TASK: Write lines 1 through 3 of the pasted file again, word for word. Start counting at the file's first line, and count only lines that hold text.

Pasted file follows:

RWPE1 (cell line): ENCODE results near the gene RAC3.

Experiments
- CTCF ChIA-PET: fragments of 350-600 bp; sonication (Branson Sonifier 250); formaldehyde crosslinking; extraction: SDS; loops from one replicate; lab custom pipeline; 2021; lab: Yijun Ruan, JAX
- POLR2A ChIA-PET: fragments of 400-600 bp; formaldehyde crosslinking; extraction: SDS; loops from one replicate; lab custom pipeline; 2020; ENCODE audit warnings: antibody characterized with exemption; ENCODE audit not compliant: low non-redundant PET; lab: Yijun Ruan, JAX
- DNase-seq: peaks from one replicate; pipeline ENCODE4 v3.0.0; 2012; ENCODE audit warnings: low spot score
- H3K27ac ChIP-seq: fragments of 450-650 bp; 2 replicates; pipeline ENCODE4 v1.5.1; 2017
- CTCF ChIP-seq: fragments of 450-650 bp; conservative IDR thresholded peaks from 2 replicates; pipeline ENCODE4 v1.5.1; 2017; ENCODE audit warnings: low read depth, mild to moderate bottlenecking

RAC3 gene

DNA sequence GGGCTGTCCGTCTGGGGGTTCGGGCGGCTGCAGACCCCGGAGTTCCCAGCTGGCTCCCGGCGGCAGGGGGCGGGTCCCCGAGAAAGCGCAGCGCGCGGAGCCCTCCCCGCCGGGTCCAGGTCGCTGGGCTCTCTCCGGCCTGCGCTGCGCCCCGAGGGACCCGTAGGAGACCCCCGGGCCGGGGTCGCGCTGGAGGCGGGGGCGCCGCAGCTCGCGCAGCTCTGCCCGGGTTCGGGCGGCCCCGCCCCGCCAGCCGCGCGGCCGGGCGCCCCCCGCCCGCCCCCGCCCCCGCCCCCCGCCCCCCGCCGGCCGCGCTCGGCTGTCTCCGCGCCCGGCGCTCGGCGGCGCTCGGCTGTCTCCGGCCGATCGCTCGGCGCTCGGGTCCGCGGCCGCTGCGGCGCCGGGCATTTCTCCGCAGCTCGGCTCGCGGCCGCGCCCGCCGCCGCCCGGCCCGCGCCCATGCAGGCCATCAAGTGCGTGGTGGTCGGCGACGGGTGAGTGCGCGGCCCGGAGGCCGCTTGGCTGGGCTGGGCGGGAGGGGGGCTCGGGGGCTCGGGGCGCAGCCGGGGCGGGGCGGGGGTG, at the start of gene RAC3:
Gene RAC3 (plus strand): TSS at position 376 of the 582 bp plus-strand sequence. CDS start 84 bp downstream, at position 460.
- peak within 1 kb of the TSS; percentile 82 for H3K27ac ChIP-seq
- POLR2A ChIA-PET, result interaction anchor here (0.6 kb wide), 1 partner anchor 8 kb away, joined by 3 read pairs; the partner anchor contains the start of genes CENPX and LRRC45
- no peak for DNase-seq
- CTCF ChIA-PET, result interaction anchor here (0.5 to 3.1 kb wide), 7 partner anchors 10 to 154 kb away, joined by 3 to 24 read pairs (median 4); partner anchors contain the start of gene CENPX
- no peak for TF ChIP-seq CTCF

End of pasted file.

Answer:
RWPE1 (cell line): ENCODE results near the gene RAC3.

Experiments
- CTCF ChIA-PET: fragments of 350-600 bp; sonication (Branson Sonifier 250); formaldehyde crosslinking; extraction: SDS; loops from one replicate; lab custom pipeline; 2021; lab: Yijun Ruan, JAX